Nighttime Views of the 2018 Kilauea Eruption

  • Released Friday, March 29th, 2019
  • Updated Wednesday, November 15th, 2023 at 12:40AM
  • ID: 30977

In early May 2018, an eruption on Hawaii's Kilauea volcano began to unfold. Though Kilauea has been erupting continuously from the Pu’u O’o vent since 1983, the eruption took a dangerous turn on May 3, 2018, when new fissures opened in the residential neighborhood of Leilani Estates. During the summer-long eruptive event, other fissures emerged along the East Rift Zone. Lava from vents along the rift zone flowed downslope, reaching the ocean in several areas, and filling in Kapoho Bay.

A Landsat 8 true-color daytime image from March 27, 2018 shows the landscape before the eruption. Then a time series of Landsat 8 nighttime thermal, shortwave infrared, and near infrared imagery shows the progression of the lava flows from May 16 to August 13. The thermal band (in red) reveals not only the very hot lava, but also cooling lava, which is still hotter than background areas. Shortwave infrared (in the blue channel) can image hot lava through clouds and smoke that block the thermal channel. By August 13, no active lava is visible from space, though the recently deposited lava still glows in the thermal bands even through February 12, 2019. Finally, a February 26, 2018 daytime image reveals the new coastline created by the eruption.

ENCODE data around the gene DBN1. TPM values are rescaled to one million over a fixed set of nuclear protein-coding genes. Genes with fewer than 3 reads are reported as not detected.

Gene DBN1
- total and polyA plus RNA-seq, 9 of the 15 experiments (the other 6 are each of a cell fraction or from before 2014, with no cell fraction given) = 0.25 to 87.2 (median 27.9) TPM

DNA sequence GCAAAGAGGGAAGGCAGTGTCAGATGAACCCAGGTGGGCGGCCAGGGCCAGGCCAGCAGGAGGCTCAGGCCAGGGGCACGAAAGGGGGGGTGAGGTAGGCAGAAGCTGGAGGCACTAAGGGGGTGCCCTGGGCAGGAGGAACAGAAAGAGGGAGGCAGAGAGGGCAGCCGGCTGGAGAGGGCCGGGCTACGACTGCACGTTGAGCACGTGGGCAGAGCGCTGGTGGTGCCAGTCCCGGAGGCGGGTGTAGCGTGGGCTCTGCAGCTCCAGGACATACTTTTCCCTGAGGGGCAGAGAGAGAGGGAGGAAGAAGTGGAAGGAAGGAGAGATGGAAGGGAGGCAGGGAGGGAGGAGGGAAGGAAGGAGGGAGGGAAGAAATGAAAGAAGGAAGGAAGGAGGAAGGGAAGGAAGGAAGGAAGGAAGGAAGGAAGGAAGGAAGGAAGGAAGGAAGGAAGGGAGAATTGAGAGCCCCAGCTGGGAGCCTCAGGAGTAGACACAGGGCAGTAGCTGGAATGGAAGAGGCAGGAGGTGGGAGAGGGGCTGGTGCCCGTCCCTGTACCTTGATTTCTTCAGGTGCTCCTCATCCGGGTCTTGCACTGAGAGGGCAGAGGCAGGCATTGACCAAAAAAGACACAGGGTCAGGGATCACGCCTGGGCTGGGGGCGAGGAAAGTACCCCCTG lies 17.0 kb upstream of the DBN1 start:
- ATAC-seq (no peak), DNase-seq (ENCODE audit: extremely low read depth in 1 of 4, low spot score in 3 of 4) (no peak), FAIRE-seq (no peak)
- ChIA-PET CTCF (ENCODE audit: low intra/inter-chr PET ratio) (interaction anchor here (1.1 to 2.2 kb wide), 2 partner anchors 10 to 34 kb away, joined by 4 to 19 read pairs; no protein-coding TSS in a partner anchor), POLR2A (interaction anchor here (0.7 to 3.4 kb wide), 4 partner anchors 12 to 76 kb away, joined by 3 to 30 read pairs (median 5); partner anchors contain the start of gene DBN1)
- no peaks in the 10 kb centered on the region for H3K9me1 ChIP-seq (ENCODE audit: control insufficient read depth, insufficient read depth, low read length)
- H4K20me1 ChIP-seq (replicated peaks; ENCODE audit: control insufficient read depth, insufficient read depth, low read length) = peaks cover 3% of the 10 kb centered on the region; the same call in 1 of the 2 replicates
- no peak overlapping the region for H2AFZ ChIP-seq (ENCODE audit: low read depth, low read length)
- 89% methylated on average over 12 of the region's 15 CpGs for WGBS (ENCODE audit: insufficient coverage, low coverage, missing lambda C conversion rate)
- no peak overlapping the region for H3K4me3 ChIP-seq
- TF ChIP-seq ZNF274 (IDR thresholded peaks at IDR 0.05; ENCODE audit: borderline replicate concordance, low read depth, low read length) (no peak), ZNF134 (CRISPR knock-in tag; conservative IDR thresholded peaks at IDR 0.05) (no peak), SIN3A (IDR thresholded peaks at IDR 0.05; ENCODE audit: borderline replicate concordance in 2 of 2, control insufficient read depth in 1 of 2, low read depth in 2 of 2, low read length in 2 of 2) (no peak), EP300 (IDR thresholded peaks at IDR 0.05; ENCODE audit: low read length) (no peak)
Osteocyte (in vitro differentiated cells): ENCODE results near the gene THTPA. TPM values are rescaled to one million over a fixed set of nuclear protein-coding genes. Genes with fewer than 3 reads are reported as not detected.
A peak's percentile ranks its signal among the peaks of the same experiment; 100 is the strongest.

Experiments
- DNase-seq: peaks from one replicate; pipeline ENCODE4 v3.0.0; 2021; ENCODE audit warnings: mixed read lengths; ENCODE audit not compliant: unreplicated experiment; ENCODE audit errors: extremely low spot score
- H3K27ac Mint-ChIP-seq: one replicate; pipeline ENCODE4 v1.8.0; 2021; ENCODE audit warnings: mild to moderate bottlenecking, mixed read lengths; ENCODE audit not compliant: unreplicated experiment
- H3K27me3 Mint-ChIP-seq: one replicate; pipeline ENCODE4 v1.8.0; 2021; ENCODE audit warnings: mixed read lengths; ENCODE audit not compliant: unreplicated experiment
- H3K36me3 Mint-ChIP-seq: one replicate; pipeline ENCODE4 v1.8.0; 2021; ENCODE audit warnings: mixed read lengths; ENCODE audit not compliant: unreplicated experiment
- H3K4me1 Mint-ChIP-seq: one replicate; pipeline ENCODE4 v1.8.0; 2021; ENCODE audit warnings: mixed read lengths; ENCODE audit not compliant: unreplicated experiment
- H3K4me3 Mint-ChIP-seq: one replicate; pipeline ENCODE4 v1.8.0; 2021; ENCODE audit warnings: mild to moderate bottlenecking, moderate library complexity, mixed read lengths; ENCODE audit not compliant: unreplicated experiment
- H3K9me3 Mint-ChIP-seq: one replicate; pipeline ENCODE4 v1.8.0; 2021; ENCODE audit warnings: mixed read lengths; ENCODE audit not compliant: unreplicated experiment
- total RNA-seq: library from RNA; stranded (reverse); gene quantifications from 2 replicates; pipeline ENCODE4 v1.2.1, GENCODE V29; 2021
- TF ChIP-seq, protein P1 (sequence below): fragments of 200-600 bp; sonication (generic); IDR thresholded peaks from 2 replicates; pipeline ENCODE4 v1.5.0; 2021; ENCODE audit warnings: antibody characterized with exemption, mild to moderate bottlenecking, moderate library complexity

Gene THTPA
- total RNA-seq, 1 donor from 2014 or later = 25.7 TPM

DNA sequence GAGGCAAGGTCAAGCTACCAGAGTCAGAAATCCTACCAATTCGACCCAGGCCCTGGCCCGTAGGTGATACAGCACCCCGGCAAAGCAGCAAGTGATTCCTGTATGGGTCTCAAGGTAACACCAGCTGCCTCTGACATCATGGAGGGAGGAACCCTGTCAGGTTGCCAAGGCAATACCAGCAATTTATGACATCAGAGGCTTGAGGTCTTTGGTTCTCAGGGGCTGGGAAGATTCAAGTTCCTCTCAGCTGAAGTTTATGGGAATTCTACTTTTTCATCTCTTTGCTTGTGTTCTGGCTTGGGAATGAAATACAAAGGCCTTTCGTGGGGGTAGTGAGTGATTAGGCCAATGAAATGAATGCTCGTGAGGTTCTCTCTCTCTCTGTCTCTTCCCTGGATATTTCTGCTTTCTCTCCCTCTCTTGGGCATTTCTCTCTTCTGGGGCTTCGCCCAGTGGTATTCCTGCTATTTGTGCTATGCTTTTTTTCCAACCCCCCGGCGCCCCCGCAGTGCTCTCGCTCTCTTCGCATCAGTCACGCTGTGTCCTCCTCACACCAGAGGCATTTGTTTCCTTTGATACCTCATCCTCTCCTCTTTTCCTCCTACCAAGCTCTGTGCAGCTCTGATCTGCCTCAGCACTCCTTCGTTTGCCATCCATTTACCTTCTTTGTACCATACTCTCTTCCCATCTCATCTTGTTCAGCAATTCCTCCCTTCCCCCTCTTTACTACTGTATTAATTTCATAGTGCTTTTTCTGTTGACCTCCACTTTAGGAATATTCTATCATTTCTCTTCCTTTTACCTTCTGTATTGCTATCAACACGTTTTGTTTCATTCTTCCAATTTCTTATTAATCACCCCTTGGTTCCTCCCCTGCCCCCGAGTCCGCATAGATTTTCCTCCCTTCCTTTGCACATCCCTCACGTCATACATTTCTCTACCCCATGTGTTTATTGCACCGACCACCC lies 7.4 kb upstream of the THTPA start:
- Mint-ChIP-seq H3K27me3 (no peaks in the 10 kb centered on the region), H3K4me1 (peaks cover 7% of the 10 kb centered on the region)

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NASA's Goddard Space Flight Center


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